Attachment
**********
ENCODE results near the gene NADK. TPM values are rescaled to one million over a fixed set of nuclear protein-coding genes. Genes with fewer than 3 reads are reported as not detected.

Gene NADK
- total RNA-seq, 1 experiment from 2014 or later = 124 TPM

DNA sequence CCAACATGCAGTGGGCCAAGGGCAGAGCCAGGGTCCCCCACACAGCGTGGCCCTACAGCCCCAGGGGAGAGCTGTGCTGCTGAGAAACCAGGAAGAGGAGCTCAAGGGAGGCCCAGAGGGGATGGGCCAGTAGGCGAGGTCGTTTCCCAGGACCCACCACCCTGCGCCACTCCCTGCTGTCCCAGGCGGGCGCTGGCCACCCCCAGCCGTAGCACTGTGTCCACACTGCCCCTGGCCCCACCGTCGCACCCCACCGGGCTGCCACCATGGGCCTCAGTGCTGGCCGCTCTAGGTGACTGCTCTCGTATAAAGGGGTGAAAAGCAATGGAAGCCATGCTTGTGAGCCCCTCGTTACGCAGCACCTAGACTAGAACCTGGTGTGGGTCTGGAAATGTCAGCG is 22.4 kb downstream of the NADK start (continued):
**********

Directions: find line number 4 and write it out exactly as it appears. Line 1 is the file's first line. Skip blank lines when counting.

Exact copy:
DNA sequence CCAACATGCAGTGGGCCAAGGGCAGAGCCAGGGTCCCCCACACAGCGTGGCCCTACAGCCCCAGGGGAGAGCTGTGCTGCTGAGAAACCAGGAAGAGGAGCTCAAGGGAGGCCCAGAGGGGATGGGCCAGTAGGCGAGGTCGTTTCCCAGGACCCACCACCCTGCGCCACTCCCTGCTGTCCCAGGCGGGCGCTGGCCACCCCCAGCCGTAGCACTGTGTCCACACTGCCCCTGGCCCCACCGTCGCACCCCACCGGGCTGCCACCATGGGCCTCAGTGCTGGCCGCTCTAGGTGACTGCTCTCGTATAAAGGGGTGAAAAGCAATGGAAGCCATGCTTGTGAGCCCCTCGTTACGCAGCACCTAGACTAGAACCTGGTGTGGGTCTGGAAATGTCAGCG is 22.4 kb downstream of the NADK start (continued):